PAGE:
Cookbook #12: 1000 Vegetarian Recipes. Carol Gelles, Hungry Minds, Inc., NY, 1996.
My daughter went through a vegetarian phase, and I believe that’s when I acquired this cookbook. She or I bought it and it ended up on my bookshelf. I remember having to search for vegetarian entrees to serve when she came home to visit.
This is a good cookbook, a keeper. It is an ambitious work, one thousand recipes! But each recipe has a personal touch, none feel forced into being just because the author was trying to get to the designated number. Eggs and cheese are included in many but not all recipes. Appetizers, soups, entrees, side dishes, salads, breads, and desserts are all covered. These recipes incorporate a wide variety of grains and vegetables, and encourage me to branch out of my food comfort zone.
I decided not to choose an entree recipe to try for this blog. I cook for two, and my partner in eating likes his meat and potatoes. “Cabbage and Mushroom Curry”? No way. I have to save my favorite curry dishes for times when I have only myself to cook for. Would he eat “Szechuan Shredded Vegetables with Pressed Tofu”? No way. “Spinach and Dill Savory Bread Pudding”? No.
So I turned my focus to the side dish section of this cookbook. I found that it has an excellent section on whole and processed grains. Barley, kamut, millet, oats, quinoa, rice, rye, spelt, wheat, wild rice, bulgur, couscous, grits, cornmeal, buckwheat, and kasha are discussed, along with handy cooking tables. The recipes including these grains look tasty and interesting. Grains are among my favorite foods, and if I serve them with a serving of meat, I might get my dining partner to eat them too.
Although I’m choosing a side dish, I was tempted by many of the bread and muffin recipes. I plan to keep this book downstairs a while and explore it some more!
The recipe I am trying is “Quinoa with Shredded Vegetables”. I keep quinoa on hand, but haven’t cooked it very often. The vegetables are carrots, zucchini, and rutabaga. I haven’t cooked a rutabaga in . . . well, maybe never! I have snuck parsnips into soups, but never rutabagas. I even had to look them up before I went to the store, so that I’d know what they look like. I’ll just not mention to my husband what’s in the dish. Shredded, who will be able to tell?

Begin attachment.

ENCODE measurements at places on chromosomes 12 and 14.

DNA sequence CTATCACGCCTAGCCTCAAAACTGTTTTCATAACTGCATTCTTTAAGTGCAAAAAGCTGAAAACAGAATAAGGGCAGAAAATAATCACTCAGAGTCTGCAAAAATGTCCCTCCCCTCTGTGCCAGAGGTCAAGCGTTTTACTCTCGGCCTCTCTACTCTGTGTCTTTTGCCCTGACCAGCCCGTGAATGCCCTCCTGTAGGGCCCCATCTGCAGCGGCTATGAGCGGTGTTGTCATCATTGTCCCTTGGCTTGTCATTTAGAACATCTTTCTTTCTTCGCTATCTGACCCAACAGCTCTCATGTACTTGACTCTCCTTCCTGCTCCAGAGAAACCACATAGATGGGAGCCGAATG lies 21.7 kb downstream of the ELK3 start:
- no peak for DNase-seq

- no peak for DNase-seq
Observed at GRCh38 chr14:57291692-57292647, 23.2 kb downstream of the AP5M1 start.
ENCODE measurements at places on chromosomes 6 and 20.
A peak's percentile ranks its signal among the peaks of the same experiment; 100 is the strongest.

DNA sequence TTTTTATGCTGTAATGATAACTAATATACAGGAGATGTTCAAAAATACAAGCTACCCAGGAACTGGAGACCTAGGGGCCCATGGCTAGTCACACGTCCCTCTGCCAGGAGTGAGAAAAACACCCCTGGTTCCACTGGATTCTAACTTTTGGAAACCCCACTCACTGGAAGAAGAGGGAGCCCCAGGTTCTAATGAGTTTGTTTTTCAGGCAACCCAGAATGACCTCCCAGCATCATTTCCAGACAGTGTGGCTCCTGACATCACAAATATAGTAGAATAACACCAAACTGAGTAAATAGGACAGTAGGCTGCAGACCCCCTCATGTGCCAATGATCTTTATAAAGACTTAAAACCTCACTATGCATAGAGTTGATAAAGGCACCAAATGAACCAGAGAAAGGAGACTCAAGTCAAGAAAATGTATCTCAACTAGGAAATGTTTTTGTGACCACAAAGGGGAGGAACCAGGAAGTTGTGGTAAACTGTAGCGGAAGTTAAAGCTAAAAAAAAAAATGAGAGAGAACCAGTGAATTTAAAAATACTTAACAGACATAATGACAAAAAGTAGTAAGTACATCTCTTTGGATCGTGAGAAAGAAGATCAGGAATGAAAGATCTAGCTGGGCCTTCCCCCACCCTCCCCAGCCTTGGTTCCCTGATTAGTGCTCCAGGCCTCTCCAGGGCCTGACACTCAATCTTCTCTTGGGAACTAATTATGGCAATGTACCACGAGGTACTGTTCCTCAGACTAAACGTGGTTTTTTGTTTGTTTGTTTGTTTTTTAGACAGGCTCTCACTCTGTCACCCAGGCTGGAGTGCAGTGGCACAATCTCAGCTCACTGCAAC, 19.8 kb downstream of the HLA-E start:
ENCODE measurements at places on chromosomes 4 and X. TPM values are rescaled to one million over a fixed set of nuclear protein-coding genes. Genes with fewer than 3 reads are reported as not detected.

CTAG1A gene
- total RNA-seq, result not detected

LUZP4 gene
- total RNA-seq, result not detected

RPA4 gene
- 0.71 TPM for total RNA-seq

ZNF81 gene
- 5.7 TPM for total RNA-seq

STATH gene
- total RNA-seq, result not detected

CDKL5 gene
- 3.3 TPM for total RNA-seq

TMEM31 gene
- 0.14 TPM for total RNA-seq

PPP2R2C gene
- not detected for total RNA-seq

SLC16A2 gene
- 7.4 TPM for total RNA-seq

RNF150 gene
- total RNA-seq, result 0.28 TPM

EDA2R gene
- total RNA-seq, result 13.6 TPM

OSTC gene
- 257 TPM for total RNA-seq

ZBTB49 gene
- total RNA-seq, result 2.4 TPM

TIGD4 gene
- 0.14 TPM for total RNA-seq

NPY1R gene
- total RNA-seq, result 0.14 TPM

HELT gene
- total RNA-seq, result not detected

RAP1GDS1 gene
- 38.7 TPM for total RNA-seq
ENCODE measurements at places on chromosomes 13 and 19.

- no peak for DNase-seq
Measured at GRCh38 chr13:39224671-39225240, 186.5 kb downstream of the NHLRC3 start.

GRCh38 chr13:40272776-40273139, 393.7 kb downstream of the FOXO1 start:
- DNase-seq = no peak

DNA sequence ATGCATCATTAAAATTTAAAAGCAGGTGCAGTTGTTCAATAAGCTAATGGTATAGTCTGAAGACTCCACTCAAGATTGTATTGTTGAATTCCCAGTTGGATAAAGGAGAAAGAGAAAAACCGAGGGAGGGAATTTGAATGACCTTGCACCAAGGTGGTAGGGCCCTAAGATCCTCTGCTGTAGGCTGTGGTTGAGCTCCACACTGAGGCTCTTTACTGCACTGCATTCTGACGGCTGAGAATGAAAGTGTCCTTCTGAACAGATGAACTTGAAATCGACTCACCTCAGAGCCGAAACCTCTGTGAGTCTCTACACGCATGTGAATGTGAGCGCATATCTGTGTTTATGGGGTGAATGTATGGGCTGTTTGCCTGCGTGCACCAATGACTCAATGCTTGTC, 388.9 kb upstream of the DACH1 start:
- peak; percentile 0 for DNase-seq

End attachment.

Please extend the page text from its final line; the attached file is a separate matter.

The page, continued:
Here is the original recipe:
I made it just like the recipe. I used vegetable broth, but I didn’t have any fresh or boxed on hand, so I dissolved a vegetable bouillon cube in a cup of water. This brought a lot of flavor to the dish, so I don’t suggest using just water. And do use a rutabaga, it added a subtle, earthy flavor. I liked it more than my dinner partner, but since I served it with Fish Cakes, I was able to serve this interesting side dish and have a successful dinner.
- 1/2 cup quinoa
- 1 tablespoon butter
- 1/2 cup chopped onions
- 1 cup vegetable broth
- 3/4 cup coarsely grated carrots
- 3/4 cup coarsely grated rutabaga
- 3/4 cup coarsely grated zucchini
- salt to taste
Put the quinoa in a bowl and cover with water, mix, then drain through a fine strainer. Do this about 4 times, or until the water no longer looks soapy.
Melt the butter in a medium saucepan over medium high heat. Add the onion and cook, stirring, until they are soft. (I always salt onions a little at this point, to sweat them.) This takes just a few minutes. Then add the quinoa and heat “until it makes popping sounds.” [This may or may not happen. I’ve had dry quinoa pop, but cooked in butter just after rinsing, it is reluctant to give off any good “pops”. Just stir the butter, onion, and quinoa mixture a few minutes, even if it doesn’t pop.] Add the broth and bring it to a boil.
Add the grated vegetables, lower the heat and cover and simmer 15-30 minutes, until all the liquid is adsorbed and the quinoa is done (soft). You might need to add more broth if the liquid is adsorbed but the quinoa is not yet done (I needed to).
The grated vegetables are pretty:
And here is the completed dish:
I liked this, and will make it again!